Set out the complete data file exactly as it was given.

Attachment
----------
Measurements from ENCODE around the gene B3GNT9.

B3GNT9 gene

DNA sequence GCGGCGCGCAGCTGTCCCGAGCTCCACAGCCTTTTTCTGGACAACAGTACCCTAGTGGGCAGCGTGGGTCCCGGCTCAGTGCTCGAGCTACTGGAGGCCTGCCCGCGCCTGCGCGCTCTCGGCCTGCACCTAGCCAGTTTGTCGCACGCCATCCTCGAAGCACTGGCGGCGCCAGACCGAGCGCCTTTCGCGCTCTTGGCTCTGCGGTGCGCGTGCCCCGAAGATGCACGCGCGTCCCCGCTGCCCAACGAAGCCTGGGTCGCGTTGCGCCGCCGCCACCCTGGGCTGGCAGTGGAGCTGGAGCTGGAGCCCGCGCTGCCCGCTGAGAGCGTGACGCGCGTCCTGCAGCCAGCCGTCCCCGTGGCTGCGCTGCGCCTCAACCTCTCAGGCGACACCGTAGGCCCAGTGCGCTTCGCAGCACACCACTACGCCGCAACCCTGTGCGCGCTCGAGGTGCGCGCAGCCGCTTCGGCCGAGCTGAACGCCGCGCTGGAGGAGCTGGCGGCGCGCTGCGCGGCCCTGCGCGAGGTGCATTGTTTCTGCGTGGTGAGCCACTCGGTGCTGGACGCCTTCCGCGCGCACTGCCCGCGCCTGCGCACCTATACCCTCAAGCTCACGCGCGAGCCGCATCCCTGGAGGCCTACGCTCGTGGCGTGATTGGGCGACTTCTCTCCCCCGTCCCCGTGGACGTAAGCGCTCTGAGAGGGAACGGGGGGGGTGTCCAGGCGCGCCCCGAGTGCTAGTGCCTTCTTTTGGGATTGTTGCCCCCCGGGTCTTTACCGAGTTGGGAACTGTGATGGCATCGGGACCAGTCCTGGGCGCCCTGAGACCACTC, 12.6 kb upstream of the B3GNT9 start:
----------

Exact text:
Measurements from ENCODE around the gene B3GNT9.

B3GNT9 gene

DNA sequence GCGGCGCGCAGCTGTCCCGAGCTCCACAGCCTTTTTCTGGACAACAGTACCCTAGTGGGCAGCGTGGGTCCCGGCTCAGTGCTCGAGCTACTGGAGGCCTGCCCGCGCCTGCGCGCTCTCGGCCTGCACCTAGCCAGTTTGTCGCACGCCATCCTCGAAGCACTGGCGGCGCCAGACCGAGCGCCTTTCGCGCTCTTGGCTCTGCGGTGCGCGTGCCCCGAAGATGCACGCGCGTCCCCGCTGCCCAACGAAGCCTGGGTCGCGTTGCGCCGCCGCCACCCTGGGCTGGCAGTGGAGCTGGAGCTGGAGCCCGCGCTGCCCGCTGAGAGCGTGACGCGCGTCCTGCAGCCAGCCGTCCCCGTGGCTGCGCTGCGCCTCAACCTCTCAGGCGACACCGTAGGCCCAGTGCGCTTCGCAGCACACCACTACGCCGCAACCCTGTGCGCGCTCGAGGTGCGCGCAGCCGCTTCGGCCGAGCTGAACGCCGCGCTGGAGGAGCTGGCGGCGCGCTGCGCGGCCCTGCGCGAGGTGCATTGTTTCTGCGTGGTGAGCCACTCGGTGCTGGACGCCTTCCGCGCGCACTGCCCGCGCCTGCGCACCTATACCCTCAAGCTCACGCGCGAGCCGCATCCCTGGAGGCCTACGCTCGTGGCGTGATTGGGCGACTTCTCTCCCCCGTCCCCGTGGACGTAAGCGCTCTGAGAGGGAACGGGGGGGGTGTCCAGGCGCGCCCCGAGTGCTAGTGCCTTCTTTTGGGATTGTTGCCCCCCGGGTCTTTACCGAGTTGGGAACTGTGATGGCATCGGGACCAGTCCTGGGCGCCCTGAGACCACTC, 12.6 kb upstream of the B3GNT9 start: